Actor and director Robert Redford will present his new film, Lions for Lambs, at a special screening tonight at 5 p.m., Doc Films announced last week. Following the film, author and journalist Rick Perlstein (AB ’92) will host a question and answer session with Redford and costars Andrew Garfield and Michael Peña.
The film follows two students who are inspired by a college professor, played by Redford, to join the conflict in Afghanistan as Army rangers. Meryl Streep and Tom Cruise star respectively as a television reporter and a powerful U.S. senator with presidential aspirations whose decisions intersect with the lives of the students.
The film’s high-profile cast, strong political tones, and awards-season release date make Lions for Lambs one of fall’s hotly anticipated movies. This will also be the first movie produced by Cruise’s United Artist production company, which he privately formed after his string of public relations gaffes.
Doc Films was approached by the film’s distributors with the hope of drumming up discussion of the film’s political themes on a major college campus.
“The opportunity to bring out a high-profile Hollywood director like Robert Redford is a wonderful opportunity to engage the wider campus community in a broad discussion about cinema, and in the case of Lions for Lambs, its political ramifications as well,” Doc Films chairman Tim Froh said.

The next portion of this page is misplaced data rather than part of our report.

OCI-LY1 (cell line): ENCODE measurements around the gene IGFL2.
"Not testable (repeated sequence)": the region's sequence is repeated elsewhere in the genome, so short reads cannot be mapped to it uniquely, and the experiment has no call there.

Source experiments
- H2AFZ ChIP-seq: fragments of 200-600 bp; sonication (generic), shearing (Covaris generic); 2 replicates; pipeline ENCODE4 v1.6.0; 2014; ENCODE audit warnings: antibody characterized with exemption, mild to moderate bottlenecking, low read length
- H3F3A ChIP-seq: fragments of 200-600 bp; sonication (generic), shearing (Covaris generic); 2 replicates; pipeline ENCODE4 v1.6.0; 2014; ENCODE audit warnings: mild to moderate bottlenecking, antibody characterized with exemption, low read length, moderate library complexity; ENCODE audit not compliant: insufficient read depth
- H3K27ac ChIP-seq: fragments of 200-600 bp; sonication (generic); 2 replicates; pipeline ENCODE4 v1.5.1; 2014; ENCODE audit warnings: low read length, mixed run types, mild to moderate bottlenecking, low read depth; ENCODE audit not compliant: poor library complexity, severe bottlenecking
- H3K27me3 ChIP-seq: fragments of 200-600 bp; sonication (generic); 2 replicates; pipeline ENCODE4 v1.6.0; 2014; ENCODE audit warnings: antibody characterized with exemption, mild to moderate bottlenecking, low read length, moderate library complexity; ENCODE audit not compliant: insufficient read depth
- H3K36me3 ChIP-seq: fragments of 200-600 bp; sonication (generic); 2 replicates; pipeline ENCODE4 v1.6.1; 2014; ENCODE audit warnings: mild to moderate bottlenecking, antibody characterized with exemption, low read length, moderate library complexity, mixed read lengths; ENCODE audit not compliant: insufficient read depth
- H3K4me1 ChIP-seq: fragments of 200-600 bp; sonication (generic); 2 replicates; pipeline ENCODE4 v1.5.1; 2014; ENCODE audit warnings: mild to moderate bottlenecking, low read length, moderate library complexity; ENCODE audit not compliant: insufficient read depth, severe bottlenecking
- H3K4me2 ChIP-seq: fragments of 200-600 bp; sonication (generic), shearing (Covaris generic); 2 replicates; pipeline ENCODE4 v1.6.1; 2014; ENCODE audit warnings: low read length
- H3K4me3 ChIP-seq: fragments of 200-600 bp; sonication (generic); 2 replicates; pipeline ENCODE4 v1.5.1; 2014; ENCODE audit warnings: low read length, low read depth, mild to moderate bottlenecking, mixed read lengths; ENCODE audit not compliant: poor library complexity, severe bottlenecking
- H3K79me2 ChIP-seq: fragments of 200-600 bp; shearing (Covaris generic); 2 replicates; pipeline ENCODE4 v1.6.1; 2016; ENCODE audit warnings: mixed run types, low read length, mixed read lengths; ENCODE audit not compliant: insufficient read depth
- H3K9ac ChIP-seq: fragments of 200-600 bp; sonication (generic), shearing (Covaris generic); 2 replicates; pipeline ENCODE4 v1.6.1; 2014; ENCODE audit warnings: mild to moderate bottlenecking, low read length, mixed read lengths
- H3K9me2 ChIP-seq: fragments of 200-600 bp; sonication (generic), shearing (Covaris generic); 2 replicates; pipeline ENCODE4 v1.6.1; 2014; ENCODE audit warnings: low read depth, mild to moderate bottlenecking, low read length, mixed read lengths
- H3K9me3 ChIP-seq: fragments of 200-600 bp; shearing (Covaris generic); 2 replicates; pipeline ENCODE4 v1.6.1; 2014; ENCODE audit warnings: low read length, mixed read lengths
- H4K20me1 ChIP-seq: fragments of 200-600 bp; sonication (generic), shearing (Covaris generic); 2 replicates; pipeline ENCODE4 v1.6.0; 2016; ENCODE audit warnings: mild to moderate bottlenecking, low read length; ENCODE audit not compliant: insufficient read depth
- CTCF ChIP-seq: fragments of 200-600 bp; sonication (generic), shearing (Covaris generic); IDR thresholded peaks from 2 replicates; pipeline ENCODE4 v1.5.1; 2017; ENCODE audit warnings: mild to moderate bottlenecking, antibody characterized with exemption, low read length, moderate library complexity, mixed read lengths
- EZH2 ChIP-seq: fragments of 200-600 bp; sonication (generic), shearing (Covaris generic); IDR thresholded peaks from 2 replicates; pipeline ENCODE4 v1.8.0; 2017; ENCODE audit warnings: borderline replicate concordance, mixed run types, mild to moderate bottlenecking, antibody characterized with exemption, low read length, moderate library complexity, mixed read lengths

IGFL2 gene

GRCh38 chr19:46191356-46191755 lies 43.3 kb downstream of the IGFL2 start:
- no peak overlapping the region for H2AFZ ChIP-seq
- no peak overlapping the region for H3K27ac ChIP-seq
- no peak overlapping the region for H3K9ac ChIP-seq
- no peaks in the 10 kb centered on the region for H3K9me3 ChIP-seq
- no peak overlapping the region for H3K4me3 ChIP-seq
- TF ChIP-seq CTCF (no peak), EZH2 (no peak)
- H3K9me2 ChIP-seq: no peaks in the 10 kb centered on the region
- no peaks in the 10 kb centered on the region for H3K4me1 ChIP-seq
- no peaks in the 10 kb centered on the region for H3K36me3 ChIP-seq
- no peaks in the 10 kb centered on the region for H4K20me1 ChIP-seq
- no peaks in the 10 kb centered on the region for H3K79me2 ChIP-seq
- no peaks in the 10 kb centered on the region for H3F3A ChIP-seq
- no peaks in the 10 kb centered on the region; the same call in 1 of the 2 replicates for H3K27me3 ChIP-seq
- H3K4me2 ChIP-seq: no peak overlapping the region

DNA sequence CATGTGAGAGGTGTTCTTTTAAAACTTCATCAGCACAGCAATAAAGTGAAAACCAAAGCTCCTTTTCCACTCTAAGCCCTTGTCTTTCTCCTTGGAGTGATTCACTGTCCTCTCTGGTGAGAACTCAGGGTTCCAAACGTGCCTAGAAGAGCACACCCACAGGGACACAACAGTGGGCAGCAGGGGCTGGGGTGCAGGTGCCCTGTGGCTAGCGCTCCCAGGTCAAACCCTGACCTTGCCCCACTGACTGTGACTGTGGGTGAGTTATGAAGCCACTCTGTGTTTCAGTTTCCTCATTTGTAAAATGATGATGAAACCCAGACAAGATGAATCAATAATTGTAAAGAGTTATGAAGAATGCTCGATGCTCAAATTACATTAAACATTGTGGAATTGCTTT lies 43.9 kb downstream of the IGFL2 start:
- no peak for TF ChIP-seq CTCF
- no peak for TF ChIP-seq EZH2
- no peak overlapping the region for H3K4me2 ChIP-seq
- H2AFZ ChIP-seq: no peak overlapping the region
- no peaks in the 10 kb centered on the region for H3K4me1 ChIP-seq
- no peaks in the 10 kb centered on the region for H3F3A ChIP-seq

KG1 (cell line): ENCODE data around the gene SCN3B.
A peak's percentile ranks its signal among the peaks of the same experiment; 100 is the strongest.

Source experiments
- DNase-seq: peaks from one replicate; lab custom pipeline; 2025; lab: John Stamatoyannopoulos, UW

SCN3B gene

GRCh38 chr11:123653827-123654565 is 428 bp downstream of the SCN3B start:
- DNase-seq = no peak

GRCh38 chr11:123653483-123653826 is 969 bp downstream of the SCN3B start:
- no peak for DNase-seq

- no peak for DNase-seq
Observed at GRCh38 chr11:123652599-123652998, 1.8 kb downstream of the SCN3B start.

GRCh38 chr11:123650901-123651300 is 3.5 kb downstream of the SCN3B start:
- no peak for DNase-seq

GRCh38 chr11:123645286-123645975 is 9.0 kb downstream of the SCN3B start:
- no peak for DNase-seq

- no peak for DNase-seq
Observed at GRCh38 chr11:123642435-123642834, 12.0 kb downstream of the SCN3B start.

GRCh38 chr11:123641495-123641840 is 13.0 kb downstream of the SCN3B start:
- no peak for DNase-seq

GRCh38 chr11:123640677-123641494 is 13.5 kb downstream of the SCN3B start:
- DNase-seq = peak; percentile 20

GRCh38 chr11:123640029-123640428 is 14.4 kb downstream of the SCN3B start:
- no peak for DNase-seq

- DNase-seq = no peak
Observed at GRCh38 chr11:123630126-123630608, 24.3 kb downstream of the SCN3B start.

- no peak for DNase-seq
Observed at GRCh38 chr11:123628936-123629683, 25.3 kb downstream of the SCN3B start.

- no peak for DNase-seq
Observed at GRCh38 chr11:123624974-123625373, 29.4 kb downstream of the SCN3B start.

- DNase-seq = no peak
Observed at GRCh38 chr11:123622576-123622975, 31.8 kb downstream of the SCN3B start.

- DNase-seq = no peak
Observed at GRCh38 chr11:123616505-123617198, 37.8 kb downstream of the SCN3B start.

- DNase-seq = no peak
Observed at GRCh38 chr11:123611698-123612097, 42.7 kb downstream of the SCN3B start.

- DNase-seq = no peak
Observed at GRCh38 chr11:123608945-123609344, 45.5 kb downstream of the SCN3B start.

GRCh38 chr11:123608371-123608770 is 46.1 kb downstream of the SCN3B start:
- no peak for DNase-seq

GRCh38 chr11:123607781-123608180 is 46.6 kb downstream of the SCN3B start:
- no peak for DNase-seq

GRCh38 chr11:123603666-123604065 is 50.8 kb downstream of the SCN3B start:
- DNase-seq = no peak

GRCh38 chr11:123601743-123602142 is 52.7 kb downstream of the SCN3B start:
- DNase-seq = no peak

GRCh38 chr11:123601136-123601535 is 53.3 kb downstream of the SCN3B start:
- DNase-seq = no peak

“I hear a lot of people murmuring about it in my classes, sometimes giddy with excitement,” said Evan Chung, Doc Films special events chair. “I think the popularity of DVD features like commentary tracks just goes to show how appealing and informative it can be to have the director there to explain aspects of the film or the production process. Because Lions for Lambs is specifically about colleges and their students, I’m curious to see how a university crowd will react, and how Redford will react to that reaction.”
Redford, who is best known for his roles in the classics Butch Cassidy and the Sundance Kid and All the President’s Men, has recently spent more time in the director’s chair. Redford helmed the critically acclaimed films Quiz Show and Ordinary People, and has become a major player in the film industry following the success of his Sundance Film Festival, a mecca for American independent films looking for distribution and exposure.
Redford’s last visit to the U of C was in April of 1994. During that visit, Redford spent two days on campus meeting with film, theater, and environmental student groups. He also made a donation to a University Theater educational outreach program. In an interview with the MAROON conducted during that visit, Redford remarked, “The thing I sense here is that there’s a real academic edge at Chicago…. I think the country needs more education, and the more intellectually challenging a place can be, the more inspiring.”
Doc Films distributed a limited number of free passes for the event beginning October 4. Passes do not guarantee admission, which is on a first come, first served basis.